Blue Raider fans will see a new number under center for the remainder of the regular season.
After redshirt sophomore quarterback Brent Stockstill went down with a broken collarbone in the second quarter against UTSA, redshirt freshman John Urzua took the reins and is expected to do so for the last three games of the regular season.
That means his first collegiate start will be Saturday at Marshall.
“As you can imagine, there’s a lot of excitement,” Urzua said. “It’s a good way for me to take advantage of opportunities presented to me.”
It’s easy to see what kind of quarterback Urzua is – he has a big arm and likes to play from the pocket. But why do the Blue Raiders have so much faith in him stepping into the starting lineup?
To start, the even-keeled 19-year-old from Suwanee, Georgia, doesn’t let big moments get the better of him. He’s also been in this position before.
When Urzua was a junior at North Gwinnett High School, he was similarly thrust into a starting role when the Bulldogs’ starting quarterback went down with an injury. Oddly enough, it was also the coach’s son there that Urzua relieved, just like with Stockstill at Middle Tennessee.
“I think just having that under my belt already and knowing that I can do this and that I’ve done it before makes me feel good about it,” Urzua said. “The level of competition is different, but it’s the same situation as before.”
What is different about his relief appearance at MT is the cast surrounding him. Urzua steps into an offense that includes the best offensive line, leading rusher and third-leading receiver in Conference USA.
The Blue Raiders have given up a conference-best 10 sacks in 9 games, while redshirt senior I’Tavius Mathers has racked up 1,145 rushing yards and redshirt sophomore Richie James averages 125.8 receiving yards per game.
“I’m very confident behind the offensive line,” Urzua said. “They’re a great group of guys and know what they’re doing, and then it’s on me to make sure I don’t put myself in a situation to take a sack.
“I also have a lot of confidence in I’Tavius running the ball, and Richie can get open better than anybody. Then I also have Dennis [Andrews] on the outside, Pat [Smith], Ty Lee – I’m surrounded by great guys, so I shouldn’t have a problem.”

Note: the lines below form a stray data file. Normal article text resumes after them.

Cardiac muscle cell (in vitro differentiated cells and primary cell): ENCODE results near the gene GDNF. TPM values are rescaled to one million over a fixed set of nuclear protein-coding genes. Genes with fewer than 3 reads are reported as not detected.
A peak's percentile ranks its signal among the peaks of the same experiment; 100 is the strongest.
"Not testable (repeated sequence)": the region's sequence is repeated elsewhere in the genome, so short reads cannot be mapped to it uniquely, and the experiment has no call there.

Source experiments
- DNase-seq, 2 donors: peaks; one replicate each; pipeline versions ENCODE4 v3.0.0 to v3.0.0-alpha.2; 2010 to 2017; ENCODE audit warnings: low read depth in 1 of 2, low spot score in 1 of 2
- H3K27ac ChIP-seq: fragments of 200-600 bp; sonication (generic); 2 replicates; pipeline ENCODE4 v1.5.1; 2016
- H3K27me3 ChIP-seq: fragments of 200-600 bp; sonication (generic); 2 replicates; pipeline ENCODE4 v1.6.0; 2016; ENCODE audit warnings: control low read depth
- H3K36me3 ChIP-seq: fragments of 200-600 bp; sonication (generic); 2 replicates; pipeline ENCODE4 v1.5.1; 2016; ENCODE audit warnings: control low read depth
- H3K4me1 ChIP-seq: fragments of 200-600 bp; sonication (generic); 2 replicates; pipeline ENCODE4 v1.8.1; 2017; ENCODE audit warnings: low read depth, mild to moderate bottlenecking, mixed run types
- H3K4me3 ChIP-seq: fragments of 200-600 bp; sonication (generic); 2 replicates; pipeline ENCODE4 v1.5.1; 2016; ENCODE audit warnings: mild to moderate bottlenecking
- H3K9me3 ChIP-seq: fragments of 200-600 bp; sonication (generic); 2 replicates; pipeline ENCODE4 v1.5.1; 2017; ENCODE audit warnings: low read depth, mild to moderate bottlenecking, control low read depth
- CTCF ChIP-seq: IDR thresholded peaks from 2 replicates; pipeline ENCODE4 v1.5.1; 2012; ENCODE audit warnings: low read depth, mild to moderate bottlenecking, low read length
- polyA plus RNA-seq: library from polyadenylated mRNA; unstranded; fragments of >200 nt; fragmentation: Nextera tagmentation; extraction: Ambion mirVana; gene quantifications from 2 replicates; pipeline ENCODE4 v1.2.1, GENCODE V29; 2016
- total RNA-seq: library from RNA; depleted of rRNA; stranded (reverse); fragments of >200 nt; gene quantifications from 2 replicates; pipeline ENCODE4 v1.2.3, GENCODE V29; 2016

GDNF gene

Urzua’s path to football was a rather unique one. Neither of his parents are originally from the U.S. and no one in his family had any American football playing experience. His mom is from England and played lacrosse growing up, and his dad is from Chile and played rugby and soccer.
It was obviously a big change for them when Urzua and his younger brother, Jimmy, a junior at North Gwinnett, started playing football.
“They both didn’t know what football was before they got here, so when I came home one day and told them I wanted to play football my mom thought I was talking about ftbol (soccer),” Urzua said. “I went out there and told my coaches I was great at hitting people, but then when the first day of pads came I realized I was not and quickly moved to quarterback.”
Once he made the switch to QB, he developed a big arm that has led him to this point in his career. As he prepares for Saturday’s game, he will lean on that arm, not so much his legs, to try and get the Blue Raiders back on track after the loss to UTSA.
“I wish I could run more, but I’m not the fastest,” he said. “I like to sit in there and read things out and make throws, but I can get out and escape if I have to.”
When game day finally comes, you will probably be able to find Urzua in the locker room mincing it up with his teammates in the same undershirt he always wears for games.
“I’m very superstitious about stuff,” he said. “I always have to wear the same undershirt, sometimes the same pair of socks from the week before, as long as they’re clean.
“I’m not a guy who sits down in a corner and listens to music and stays to myself; I like to talk with people, have fun, put a smile on my face and enjoy the moment.”
Getting three wins in the final three weeks of the regular season will surely keep the smile on Urzua’s face. In order to do that, he knows he has to have confidence in the players around him to make plays.
They already have that confidence in him.